BOOK A WILD VOICES FOR KIDS PROGRAM!
All programs are now available for booking at the subsidized rates listed!
Teachers who are current CBEEN members may access one complimentary program for their classroom in the school year. Teacher members can redeem their complimentary program with up to $250 bussing reimbursement. Up to 200 complimentary programs are available annually to teachers across the Basin on a first-come, first-serve basis.
**New programs are added weekly, so be sure to check back!**
Landscape Ecology Through the Eyes of a Porcupine
|Bookable Type(s)||In Class (approx 1 hr) Outdoors (approx 1 hr)|
|Location||in-class or schoolyard|
|Contact This Presenterfirstname.lastname@example.org|
About the Program
Several options exist for this program:
- Readings from “The Porucpine Who Would” which often expands into shared story telling about animals and their behavior. It can also be used for writing/reading/art exercises. Depending on weather, this can easily be taken outside.
- Outdoor play to explore what landscape ecology is in the school yard. This has the possibilities of becoming a mapping exercise with awareness on the hazards of roads/trains for animal migrations along with some solutions; a plant identification session; or “what is a watershed?' and how stream/river riparian zones are key passage ways for life.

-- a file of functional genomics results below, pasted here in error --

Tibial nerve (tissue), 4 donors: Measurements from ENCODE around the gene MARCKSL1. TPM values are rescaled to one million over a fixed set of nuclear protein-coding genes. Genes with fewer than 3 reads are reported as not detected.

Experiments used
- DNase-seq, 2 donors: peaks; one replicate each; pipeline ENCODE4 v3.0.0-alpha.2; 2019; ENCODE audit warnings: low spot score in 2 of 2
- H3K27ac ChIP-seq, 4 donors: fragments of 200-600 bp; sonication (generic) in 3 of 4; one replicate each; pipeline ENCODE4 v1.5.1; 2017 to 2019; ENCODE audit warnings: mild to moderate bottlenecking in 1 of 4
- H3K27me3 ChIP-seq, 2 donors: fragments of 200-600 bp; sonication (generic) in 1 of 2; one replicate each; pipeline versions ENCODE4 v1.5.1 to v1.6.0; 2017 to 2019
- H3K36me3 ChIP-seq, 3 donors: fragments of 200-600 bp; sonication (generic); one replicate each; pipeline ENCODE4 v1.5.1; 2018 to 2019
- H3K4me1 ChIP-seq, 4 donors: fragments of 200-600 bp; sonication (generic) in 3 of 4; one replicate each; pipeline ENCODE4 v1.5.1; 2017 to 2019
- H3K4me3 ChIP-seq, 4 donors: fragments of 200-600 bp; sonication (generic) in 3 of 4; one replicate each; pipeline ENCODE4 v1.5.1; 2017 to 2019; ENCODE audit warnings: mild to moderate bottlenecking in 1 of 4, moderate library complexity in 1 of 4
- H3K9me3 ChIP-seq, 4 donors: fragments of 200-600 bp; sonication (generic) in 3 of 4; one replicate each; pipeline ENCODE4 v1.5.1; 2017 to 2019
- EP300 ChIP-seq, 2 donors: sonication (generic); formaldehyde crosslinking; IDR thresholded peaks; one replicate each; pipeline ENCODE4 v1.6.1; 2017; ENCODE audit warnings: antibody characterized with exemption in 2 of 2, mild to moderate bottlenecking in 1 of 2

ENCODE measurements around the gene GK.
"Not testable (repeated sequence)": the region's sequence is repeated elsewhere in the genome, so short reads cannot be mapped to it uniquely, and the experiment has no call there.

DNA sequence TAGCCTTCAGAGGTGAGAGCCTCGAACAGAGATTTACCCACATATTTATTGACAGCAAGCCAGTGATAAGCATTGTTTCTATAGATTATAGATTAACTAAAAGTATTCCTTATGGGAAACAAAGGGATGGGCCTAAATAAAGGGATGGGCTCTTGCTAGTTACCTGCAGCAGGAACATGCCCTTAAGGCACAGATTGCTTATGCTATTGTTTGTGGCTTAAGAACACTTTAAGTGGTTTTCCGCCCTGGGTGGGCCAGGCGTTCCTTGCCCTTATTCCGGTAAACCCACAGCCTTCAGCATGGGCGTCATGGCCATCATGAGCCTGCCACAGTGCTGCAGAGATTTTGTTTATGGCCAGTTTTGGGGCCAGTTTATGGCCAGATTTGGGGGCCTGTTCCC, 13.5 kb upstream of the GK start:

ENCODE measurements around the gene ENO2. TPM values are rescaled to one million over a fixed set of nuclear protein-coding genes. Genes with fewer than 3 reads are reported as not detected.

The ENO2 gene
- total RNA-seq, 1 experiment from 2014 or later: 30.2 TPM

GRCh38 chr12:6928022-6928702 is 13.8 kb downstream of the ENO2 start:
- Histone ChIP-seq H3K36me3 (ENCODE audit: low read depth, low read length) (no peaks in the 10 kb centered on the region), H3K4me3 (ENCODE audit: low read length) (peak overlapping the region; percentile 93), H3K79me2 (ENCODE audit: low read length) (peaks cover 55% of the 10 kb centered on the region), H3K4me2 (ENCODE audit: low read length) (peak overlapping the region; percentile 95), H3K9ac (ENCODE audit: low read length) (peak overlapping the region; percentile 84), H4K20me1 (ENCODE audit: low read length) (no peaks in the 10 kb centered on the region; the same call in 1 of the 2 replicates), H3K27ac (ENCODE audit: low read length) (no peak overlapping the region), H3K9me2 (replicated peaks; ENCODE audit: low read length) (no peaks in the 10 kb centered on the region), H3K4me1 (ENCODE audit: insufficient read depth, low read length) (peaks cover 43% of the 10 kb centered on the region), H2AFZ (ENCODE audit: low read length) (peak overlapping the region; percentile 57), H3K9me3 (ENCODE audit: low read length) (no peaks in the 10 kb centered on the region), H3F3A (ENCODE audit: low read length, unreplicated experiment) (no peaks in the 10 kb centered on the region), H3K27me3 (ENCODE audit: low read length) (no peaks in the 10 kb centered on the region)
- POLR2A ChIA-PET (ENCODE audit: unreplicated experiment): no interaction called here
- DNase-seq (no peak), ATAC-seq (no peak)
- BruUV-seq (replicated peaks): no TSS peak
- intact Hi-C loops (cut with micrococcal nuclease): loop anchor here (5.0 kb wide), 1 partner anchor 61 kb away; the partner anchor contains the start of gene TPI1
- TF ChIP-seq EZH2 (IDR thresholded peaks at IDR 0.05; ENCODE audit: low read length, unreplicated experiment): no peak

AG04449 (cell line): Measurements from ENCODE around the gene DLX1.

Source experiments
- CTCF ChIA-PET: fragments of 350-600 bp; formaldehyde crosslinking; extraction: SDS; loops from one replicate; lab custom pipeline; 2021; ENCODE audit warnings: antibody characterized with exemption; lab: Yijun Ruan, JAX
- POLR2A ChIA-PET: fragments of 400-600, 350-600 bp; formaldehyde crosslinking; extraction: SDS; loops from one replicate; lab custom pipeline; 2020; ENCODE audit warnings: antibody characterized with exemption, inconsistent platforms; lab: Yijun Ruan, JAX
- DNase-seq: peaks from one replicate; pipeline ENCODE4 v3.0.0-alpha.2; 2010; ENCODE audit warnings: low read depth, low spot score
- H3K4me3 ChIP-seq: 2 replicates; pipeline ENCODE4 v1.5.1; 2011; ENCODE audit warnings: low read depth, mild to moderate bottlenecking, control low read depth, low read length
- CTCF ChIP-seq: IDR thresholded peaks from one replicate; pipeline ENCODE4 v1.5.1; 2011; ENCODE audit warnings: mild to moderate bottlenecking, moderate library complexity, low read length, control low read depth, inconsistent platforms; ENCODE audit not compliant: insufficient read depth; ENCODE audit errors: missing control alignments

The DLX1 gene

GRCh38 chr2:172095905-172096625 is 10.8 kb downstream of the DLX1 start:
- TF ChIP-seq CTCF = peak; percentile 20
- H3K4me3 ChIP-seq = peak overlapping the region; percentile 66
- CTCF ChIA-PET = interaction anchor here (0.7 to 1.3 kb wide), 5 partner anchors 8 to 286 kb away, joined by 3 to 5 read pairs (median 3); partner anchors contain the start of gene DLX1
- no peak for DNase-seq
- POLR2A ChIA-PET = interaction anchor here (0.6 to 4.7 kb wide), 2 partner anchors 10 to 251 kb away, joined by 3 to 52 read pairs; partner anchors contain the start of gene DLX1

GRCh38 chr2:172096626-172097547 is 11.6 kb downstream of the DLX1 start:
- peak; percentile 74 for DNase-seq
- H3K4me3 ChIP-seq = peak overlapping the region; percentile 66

About the Community Educator
Claudette is a naturalist and writer who lives on old orchard above Kootenay Lake. She has written a children's story about porcupines, mountain caribou, and the need for connective safe corridors across our landscape for wildlife to thrive. This is a 'fractured' fable of a porcupine who needs to leave her remote valley to find a mate. Filled with accurate biology as well some mystical events on the way.
"I would have liked more information to be provided to the students, or more engaging activities for them to participate in, or more consolidation of what they did do once the time was wrapped up. I would have liked if some of the educator's book was read to the students. I didn't feel like my students came away with much new information, and that most of them have probably run around outside pretending to be birds/squirrels before, and that they weren't really aware of why we played that game (ie. what they were learning by doing so). I really liked and appreciated the educator, but feel there could have been more structure to the time we spent together. " - Sarah Keenan